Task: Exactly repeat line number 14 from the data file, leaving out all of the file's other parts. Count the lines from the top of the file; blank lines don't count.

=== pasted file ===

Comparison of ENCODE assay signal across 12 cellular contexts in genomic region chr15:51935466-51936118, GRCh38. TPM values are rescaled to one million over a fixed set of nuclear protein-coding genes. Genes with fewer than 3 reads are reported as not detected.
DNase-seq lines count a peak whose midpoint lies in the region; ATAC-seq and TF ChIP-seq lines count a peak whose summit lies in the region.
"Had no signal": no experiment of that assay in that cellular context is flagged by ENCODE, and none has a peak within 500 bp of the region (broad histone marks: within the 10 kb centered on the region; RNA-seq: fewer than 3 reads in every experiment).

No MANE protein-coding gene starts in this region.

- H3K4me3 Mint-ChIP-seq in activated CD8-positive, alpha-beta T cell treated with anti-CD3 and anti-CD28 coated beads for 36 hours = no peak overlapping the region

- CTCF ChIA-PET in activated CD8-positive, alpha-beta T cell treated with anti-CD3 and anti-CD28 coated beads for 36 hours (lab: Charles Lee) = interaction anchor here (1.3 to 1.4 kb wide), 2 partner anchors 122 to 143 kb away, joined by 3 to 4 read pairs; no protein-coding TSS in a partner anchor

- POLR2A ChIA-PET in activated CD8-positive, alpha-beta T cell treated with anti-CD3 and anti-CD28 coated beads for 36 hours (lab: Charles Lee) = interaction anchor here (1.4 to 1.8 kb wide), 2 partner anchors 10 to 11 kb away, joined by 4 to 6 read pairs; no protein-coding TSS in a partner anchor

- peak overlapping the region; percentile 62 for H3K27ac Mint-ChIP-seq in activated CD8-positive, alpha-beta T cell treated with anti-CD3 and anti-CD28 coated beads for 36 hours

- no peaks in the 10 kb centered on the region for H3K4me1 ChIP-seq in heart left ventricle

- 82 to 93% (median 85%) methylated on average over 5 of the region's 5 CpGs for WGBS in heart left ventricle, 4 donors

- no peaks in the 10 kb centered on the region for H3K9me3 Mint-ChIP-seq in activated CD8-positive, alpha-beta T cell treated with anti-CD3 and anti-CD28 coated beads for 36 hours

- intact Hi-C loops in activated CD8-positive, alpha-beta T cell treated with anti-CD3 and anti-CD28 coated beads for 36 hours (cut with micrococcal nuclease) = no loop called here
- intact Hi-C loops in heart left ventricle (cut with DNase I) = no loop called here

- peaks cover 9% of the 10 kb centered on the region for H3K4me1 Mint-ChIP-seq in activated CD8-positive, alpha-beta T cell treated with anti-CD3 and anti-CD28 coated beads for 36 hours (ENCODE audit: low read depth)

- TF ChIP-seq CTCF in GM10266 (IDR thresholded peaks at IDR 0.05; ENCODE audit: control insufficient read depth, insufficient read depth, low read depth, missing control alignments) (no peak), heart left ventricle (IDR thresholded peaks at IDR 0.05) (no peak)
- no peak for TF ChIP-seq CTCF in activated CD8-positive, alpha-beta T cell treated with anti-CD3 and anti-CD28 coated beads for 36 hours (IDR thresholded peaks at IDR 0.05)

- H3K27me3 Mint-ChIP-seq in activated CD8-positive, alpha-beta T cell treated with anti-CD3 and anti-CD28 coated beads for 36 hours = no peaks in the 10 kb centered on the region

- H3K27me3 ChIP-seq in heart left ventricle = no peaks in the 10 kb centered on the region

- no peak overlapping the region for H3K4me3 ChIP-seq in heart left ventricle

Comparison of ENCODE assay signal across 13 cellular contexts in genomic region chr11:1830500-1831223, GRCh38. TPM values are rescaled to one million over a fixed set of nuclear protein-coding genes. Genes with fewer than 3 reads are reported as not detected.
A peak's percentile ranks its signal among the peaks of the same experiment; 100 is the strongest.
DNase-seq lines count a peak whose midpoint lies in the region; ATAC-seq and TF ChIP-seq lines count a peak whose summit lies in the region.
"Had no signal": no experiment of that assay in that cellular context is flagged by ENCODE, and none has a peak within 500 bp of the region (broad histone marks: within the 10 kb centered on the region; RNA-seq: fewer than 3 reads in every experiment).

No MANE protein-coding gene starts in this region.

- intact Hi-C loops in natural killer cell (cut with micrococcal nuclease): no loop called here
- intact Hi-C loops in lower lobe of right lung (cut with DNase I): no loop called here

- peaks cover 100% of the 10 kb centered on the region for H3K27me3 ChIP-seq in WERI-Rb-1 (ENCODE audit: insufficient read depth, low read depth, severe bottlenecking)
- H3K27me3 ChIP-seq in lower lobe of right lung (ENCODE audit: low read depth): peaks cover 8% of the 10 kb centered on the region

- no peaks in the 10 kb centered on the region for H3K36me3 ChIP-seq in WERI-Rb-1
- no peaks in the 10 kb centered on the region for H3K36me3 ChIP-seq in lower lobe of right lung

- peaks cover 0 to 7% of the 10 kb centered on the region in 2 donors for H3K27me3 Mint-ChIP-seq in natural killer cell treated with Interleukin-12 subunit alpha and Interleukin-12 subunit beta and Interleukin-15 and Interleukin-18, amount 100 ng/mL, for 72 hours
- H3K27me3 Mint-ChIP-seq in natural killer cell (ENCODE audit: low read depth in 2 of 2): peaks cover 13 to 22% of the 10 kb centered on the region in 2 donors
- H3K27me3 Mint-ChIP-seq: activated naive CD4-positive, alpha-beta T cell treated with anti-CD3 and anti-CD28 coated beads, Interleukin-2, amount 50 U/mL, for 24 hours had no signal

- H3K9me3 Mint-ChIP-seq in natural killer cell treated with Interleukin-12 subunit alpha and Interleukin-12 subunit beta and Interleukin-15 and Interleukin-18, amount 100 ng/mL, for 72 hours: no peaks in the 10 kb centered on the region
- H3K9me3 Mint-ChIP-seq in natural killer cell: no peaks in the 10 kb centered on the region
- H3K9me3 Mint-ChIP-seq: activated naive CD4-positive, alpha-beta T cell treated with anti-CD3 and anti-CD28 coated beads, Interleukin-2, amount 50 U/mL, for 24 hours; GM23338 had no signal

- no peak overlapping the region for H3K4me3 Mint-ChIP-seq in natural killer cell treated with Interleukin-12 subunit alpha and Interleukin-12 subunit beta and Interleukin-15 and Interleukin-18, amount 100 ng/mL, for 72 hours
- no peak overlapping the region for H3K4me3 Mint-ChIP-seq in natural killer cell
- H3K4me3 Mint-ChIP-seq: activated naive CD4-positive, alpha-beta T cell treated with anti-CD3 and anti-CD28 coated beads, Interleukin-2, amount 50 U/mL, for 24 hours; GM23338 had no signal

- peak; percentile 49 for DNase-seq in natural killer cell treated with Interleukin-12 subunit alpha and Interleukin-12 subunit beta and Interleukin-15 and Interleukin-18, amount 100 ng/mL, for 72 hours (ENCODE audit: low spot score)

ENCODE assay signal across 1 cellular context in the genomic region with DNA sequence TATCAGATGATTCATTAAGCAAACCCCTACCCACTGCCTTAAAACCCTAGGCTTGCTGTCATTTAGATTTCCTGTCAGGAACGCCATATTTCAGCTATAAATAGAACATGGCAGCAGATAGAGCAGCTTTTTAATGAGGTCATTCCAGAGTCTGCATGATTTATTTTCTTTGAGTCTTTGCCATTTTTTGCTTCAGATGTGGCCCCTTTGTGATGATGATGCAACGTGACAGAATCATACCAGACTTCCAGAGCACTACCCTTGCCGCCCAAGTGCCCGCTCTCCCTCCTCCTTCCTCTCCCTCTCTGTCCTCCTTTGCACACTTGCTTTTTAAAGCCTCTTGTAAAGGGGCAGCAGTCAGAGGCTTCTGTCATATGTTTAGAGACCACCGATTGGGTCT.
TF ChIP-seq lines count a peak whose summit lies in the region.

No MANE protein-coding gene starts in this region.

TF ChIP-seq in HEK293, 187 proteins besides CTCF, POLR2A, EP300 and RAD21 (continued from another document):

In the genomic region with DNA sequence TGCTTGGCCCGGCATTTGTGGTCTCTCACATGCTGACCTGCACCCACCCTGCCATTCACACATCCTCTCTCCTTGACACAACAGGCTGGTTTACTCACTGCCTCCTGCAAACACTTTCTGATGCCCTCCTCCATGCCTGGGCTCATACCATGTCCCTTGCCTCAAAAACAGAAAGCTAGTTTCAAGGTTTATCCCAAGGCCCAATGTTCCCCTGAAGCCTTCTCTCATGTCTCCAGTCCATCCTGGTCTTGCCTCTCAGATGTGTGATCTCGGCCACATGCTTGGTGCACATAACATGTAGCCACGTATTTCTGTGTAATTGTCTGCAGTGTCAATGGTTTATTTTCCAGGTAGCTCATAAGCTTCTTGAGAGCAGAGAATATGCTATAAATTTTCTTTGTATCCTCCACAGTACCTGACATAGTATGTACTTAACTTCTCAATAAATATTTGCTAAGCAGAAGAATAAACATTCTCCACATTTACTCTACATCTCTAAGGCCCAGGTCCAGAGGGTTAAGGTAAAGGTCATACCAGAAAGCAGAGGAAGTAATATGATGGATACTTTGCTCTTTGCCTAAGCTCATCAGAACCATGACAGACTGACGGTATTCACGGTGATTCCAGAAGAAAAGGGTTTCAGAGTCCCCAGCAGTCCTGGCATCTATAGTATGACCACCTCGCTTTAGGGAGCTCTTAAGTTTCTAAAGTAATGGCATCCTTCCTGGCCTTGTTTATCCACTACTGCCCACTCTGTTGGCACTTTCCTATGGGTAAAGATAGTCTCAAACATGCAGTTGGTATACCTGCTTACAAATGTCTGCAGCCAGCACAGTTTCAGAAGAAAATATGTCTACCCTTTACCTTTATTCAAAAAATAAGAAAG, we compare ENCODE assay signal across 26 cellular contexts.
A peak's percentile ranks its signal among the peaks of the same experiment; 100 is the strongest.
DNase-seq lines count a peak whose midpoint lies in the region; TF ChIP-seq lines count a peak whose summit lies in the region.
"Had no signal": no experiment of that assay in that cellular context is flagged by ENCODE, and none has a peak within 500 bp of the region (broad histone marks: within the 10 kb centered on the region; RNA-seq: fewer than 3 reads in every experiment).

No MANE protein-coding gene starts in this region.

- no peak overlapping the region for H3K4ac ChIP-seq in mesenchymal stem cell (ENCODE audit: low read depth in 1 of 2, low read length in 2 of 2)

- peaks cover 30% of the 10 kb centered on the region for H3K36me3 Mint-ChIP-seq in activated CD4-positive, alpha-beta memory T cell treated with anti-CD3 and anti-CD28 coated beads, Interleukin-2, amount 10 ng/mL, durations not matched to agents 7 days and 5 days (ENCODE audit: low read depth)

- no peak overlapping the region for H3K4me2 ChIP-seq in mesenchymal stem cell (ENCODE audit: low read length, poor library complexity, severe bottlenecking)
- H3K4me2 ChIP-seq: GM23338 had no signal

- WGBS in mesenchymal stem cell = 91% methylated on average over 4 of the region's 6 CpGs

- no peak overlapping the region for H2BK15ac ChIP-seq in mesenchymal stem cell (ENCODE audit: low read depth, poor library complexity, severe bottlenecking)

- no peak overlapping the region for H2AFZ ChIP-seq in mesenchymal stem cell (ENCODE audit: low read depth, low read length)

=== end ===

- peaks cover 9% of the 10 kb centered on the region for H3K4me1 Mint-ChIP-seq in activated CD8-positive, alpha-beta T cell treated with anti-CD3 and anti-CD28 coated beads for 36 hours (ENCODE audit: low read depth)